Familial adenomatous polyposis

Common Name(s)

Familial adenomatous polyposis, FAP, Adenomatous polyposis coli

Familial adenomatous polyposis (FAP) is a genetic condition that causes growths of tissue (polyps) to develop in the large intestine (colon) and rectum. If these polyps are not removed, the polyps will become cancerous with time. There are three forms of FAP: classic, attenuated (milder), and autosomal recessive FAP. In the classic form, a person can have thousands of polyps and usually develops colon cancer in their 30s. In attenuated FAP, colon cancer usually does not develop until a person is in their 50s. In autosomal recessive FAP, a person usually develops less than 100 polyps. In addition to polyps and colon cancer, FAP can also cause noncancerous growths in the intestines (desmoid tumors) as well as cancerous and noncancerous growths in other parts of the body, including part of the small intestine (duodenum), stomach, bones, and skin.

Both classic and attenuated FAP are caused by a change (mutation) in the APC gene, while autosomal recessive FAP is caused by mutations in the MUTYH gene. The APC and MUTYH genes help to keep cell growth under control. Mutations in these genes can cause uncontrolled cell growth, leading to polyp formation in the colon and rectum. FAP caused by mutations in the APC gene is inherited in an autosomal dominant manner, which means a mutation in only one of the two copies a person has is enough to cause the condition. FAP caused by mutations in the MUTYH gene is inherited in an autosomal recessive manner, which means a mutation in both copies of the gene a person has is needed to cause the condition.

FAP is considered as a possible diagnosis in a person with multiple polyps in their colon. The diagnosis can be officially confirmed with genetic testing. Treatments include removal of the polyps and removal of the colon. If you or your child has been diagnosed with FAP, talk to a doctor about all treatment options. Support groups are also available to connect with others who are affected by FAP.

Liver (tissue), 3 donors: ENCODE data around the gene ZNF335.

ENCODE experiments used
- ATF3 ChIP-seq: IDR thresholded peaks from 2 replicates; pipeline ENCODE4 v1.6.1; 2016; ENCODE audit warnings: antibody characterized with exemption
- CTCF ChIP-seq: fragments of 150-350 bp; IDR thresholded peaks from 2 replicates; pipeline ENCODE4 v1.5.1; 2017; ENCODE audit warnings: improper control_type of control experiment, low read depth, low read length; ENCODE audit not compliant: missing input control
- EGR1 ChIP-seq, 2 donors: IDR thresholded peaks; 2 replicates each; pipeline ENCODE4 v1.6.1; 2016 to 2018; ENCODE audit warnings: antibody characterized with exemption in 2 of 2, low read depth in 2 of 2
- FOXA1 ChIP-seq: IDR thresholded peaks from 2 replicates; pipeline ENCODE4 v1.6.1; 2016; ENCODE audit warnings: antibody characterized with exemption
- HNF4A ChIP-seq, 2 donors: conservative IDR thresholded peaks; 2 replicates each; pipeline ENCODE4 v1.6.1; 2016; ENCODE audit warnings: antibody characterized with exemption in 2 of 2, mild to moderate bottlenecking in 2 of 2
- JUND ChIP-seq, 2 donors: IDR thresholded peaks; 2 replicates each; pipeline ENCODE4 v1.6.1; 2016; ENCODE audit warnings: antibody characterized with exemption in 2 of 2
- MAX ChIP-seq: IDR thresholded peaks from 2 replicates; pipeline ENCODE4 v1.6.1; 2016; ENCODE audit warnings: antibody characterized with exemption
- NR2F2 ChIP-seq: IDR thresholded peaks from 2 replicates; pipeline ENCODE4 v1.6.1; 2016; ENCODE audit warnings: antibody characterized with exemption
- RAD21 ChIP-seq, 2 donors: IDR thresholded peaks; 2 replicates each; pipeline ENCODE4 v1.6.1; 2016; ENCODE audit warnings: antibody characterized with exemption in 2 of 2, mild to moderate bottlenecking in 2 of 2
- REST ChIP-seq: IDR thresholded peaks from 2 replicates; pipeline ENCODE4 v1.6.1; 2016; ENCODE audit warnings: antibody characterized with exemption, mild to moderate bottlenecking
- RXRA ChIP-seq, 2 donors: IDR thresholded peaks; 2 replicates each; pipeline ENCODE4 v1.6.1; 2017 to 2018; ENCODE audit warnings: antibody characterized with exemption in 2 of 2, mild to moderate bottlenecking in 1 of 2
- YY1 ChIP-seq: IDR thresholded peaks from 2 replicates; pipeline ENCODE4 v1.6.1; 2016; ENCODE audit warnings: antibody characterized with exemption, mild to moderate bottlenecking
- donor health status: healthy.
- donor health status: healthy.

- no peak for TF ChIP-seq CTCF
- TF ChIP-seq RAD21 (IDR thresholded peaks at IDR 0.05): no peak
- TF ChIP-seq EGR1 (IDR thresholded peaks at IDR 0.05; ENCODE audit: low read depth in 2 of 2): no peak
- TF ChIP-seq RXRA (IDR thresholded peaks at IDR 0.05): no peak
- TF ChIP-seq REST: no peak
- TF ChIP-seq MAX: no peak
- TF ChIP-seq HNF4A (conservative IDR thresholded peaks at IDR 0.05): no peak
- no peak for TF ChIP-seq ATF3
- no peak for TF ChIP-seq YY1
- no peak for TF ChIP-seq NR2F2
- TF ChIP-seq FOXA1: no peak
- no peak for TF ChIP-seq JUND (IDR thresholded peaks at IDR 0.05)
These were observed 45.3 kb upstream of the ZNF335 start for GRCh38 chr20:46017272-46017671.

Source: Advocacy organizations associated with the condition.

 

Advocacy and Support Organizations

 

Condition Specific Organizations

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Advocacy and Support Organizations

 

Condition Specific Organizations

Following organizations serve the condition "Familial adenomatous polyposis" for support, advocacy or research.

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General Support Organizations

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Scientific Literature

Articles from the PubMed Database

Research articles describe the outcome of a single study. They are the published results of original research.
The terms "Familial adenomatous polyposis" returned 367 free, full-text research articles on human participants. First 3 results:

Digital Polymerase Chain Reaction Assay for the Genetic Variation in a Sporadic Familial Adenomatous Polyposis Patient Using the Chip-in-a-tube Format.
 

Author(s): Tomoaki Kahyo, Haruhiko Sugimura

Journal:

 

The quantitative analysis of human genetic variation is crucial for understanding the molecular characteristics of serious medical conditions, such as tumors. Because digital polymerase chain reactions (PCR) enable the precise quantification of DNA copy number variants, they are becoming ...

Last Updated: 31 Dec 1969

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Variables affecting penetrance of gastric and duodenal phenotype in familial adenomatous polyposis patients.
 

Author(s): Danielle C Sample, N Jewel Samadder, Lisa M Pappas, Kenneth M Boucher, Wade S Samowitz, Therese Berry, Michelle Westover, Deepika Nathan, Priyanka Kanth, Kathryn R Byrne, Randall W Burt, Deborah W Neklason

Journal:

 

Patients with familial adenomatous polyposis (FAP) frequently undergo colectomy to reduce the 70 to 90% lifetime risk of colorectal cancer. After risk-reducing colectomy, duodenal cancer and complications from duodenal surgeries are the main cause of morbidity. Our objective was to ...